Energy auditors must then liaise with a team of engineers and other professionals in order to analyze the results and prepare a technical report for the client. They must then present their findings to their clients, and advise them as to where the shortfalls and inefficiencies are, and how to reduce the amount of energy being wasted.


Please Note: The job description of energy auditors can vary depending on where they work, their level of responsibility, whether they evaluate residential, commercial or industrial properties, and many other factors.



Typical Duties of the Job

The job duties of an energy auditor can vary based on their area of specialization, how often they work, and the responsibilities of the job. In general however, energy auditors are responsible for carrying out the following functions:


• Plan and schedule projects and audit methodology and procedures

• Analyze energy consumption for residential, commercial, institutional, and industrial customers

• Use a variety of tests and tools to perform inspections

• Check heat pump, furnace and other building systems to ensure that they are working properly

• Examine a building's exterior and interior walls with infrared cameras

• Liaise with engineers and other professionals to create technical reports

• Provide building owners with detailed reports of the tests and their results

• Prepare cost estimates for potential retrofits



Do Energy Auditors Require Certification? 

Typically, energy auditors do not require certification in Canada or the United States, although requirements may vary from province to province, and from state to state. Having certification can increase your chances of employment however, as it demonstrates professional competence in the field, as well as a commitment to the profession.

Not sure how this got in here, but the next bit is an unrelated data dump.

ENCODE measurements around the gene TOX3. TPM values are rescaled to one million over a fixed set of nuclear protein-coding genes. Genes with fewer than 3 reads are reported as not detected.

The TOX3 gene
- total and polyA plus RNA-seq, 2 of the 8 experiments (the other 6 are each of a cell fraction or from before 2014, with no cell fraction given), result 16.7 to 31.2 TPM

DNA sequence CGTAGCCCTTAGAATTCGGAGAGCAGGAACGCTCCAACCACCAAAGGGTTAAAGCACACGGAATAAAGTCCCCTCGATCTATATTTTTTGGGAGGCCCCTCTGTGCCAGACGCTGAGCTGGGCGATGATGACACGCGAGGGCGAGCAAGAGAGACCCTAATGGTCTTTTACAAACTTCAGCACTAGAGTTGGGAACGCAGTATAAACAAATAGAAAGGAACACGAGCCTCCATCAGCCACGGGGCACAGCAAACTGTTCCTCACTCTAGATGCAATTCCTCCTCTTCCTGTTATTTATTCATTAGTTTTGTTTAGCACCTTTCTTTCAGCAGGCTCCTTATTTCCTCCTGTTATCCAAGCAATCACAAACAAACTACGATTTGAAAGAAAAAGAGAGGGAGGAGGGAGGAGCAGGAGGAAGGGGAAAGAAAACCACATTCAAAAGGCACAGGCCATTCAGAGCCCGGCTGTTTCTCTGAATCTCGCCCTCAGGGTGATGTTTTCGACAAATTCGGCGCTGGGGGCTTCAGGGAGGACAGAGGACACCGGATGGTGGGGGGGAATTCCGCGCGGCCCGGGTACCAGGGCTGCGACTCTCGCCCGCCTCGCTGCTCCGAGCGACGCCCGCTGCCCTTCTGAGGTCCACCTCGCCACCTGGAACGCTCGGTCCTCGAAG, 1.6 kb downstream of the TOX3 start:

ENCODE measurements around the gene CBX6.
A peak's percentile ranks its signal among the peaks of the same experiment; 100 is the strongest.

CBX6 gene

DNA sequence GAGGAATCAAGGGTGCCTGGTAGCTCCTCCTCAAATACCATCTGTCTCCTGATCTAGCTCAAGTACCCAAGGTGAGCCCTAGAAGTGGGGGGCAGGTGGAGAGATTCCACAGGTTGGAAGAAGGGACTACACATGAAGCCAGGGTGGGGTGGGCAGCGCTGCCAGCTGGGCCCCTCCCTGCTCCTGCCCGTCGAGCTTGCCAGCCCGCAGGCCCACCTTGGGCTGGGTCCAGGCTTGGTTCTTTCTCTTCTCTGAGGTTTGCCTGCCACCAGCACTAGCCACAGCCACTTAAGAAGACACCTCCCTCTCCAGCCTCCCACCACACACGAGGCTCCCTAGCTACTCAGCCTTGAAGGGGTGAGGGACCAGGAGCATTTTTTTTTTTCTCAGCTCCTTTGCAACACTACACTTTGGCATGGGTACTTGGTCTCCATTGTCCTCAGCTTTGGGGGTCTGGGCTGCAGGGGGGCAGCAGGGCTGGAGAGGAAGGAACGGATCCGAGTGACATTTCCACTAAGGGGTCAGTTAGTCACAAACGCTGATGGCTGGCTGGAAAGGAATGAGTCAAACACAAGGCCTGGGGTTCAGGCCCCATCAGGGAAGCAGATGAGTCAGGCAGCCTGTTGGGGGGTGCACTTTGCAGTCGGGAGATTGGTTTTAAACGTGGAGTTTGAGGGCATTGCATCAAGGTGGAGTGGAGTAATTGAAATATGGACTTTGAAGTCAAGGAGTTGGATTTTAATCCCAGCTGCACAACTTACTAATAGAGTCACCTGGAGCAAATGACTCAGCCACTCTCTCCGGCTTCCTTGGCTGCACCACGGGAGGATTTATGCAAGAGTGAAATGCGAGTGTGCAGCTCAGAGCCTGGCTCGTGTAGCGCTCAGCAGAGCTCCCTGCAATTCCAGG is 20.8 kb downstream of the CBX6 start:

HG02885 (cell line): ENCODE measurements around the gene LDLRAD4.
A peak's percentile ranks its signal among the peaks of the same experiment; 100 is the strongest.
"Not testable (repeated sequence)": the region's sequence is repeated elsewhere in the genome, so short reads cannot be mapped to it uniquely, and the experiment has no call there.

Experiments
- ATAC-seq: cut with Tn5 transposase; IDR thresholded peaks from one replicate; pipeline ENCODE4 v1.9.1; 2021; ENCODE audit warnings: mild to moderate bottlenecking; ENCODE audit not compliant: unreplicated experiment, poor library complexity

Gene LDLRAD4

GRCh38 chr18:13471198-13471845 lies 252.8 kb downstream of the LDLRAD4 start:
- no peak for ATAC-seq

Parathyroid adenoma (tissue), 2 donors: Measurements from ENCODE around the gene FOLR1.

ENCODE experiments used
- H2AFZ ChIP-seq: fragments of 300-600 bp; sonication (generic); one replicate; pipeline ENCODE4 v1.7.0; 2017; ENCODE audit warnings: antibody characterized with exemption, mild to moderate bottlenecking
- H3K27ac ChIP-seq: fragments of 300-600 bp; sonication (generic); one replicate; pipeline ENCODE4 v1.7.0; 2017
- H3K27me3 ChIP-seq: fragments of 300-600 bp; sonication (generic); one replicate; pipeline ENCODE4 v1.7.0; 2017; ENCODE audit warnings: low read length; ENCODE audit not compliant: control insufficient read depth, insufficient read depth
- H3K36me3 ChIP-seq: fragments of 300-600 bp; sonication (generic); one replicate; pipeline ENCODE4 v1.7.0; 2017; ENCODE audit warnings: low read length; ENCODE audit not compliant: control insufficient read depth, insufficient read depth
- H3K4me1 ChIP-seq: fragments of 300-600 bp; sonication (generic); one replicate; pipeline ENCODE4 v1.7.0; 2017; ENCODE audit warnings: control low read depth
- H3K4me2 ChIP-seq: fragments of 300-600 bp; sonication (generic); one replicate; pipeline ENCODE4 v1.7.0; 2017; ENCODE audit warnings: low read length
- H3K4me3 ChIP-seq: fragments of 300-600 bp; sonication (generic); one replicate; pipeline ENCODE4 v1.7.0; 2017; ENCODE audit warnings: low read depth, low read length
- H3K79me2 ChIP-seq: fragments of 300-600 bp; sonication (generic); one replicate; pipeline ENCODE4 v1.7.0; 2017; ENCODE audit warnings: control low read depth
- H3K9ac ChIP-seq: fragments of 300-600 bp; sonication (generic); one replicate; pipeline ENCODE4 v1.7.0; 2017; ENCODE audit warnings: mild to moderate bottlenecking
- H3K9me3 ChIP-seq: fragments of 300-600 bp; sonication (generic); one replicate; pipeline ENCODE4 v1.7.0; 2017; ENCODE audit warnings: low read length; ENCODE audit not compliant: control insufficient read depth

Certification courses, such as the Certified Energy Auditor Training (CEA), generally focus on expanding participant knowledge in energy auditing, such as how to identify how energy is being used in a facility. They also serve as preparation for a certification exam. 





Where Do They Work? Who Employs Them

Jobs are created for energy auditors by organizations involved in conducting energy audits for residential, commercial or industrial properties. They may be hired on a part-time, full-time or contractual basis, or they may be self-employed. Examples of the types of organizations that employ them include:


• Electric and gas utilities

• The Armed Forces

• Commercial and industrial businesses

• Residential, commercial and industrial property owners

• Property management firms

• Federal, provincial/state, and municipal government departments

• Environmental and engineering consulting companies

• Construction contractors



Skills and Traits Needed to Be Successful

To be effective in a career as an energy auditor, you'll need to posses a certain set of skills and traits. These skills and traits will not only allow you to perform your job duties with competence; they will allow you to overcome the challenges of this career and maintain a positive attitude towards your work.


• An interest in the environment and conservation

• Enjoy working with hands and on feet

• Excellent communication and inter-personal skills

• Enjoy working directly with clients and team members